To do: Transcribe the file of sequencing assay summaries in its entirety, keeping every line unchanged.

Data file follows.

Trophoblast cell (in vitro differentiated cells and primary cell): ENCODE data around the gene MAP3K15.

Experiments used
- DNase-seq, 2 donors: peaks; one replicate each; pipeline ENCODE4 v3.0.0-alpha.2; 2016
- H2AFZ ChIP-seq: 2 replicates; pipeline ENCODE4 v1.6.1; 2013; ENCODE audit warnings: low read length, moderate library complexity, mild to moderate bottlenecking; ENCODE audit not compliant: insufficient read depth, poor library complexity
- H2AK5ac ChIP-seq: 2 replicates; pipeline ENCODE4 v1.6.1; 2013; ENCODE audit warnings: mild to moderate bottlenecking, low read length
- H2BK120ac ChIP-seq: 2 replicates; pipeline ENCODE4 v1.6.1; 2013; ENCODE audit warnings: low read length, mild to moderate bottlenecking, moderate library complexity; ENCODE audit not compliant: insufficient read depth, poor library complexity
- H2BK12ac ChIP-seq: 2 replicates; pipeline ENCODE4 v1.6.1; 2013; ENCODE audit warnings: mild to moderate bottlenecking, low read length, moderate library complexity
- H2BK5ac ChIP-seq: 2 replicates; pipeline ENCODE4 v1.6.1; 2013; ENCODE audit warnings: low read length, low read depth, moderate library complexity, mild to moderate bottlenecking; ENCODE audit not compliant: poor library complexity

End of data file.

Trophoblast cell (in vitro differentiated cells and primary cell): ENCODE data around the gene MAP3K15.

Experiments used
- DNase-seq, 2 donors: peaks; one replicate each; pipeline ENCODE4 v3.0.0-alpha.2; 2016
- H2AFZ ChIP-seq: 2 replicates; pipeline ENCODE4 v1.6.1; 2013; ENCODE audit warnings: low read length, moderate library complexity, mild to moderate bottlenecking; ENCODE audit not compliant: insufficient read depth, poor library complexity
- H2AK5ac ChIP-seq: 2 replicates; pipeline ENCODE4 v1.6.1; 2013; ENCODE audit warnings: mild to moderate bottlenecking, low read length
- H2BK120ac ChIP-seq: 2 replicates; pipeline ENCODE4 v1.6.1; 2013; ENCODE audit warnings: low read length, mild to moderate bottlenecking, moderate library complexity; ENCODE audit not compliant: insufficient read depth, poor library complexity
- H2BK12ac ChIP-seq: 2 replicates; pipeline ENCODE4 v1.6.1; 2013; ENCODE audit warnings: mild to moderate bottlenecking, low read length, moderate library complexity
- H2BK5ac ChIP-seq: 2 replicates; pipeline ENCODE4 v1.6.1; 2013; ENCODE audit warnings: low read length, low read depth, moderate library complexity, mild to moderate bottlenecking; ENCODE audit not compliant: poor library complexity